GFM: About the album, I noticed that Ms. Gladys Knight tweeted out to her fans about your album. She said they wouldn’t be disappointed. I have a two-fold question about that. How does it make you feel that a legend is tweeting about your album and how does it make you feel that she obviously gets it? She gets where you’re going with the album, even though some of things you address on the album aren’t necessarily things her generation had to deal with?

JS: I know! That is so amazing to me. First of all I’m honored when anybody that is a legend like that even acknowledges me. I’m honored by that. But for her to understand where I’m coming from… that makes it even more… that just makes it better. The fact that my writing and my singing is able to cross genres and not only can the younger people understand certain things, but older people can (too), it makes me feel validated in what I’m doing.

GFM: Speaking of artists from other generations, who are some of your musical influences?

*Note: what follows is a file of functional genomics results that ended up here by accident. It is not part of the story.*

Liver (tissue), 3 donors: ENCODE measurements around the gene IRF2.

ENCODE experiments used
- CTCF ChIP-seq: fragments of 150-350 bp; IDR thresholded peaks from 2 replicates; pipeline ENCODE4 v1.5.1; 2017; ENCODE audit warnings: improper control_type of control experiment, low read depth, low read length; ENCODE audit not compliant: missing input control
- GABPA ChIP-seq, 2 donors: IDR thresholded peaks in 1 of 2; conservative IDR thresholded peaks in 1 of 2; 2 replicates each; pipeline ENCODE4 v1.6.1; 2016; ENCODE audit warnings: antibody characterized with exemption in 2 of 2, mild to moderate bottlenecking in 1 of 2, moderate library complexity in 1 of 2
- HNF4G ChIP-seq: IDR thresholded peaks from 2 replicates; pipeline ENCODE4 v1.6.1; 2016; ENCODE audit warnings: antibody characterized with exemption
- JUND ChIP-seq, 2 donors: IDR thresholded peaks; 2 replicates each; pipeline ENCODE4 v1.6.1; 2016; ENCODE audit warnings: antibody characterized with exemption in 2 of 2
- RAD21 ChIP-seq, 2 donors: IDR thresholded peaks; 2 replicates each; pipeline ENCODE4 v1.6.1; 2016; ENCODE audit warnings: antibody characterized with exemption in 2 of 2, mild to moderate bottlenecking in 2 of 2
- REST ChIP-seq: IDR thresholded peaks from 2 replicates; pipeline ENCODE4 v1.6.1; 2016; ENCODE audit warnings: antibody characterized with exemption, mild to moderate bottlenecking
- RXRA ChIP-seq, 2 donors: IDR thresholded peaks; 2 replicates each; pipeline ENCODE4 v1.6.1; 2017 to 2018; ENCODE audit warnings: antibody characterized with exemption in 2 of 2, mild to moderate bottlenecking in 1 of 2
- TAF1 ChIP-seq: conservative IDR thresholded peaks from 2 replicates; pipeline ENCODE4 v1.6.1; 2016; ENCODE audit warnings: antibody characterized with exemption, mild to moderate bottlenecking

JS: Chaka (Khan), Aretha (Franklin), Stevie (Wonder). Last year, a couple of months ago, maybe a month ago, I went to the radio station. I was just going to do work and then I found out as I was going (that) it was his. When I got there they were like, ‘Oh he’s here. He stayed for you.’ That was one of the best moments in my career. I did meet him when I was younger, but to meet him (now that I’m) older and have him talk about “Bust Your Windows” and say it’s a classic song… I never thought I’d hear that “Bust Your Windows” is a classic song from Stevie Wonder. He’s made so many classic songs that I listen to. I’m a fan of music period, but definitely that old, good music.

GFM: How does it feel to carry the mantle and represent Philly Soul? It has such a great legacy.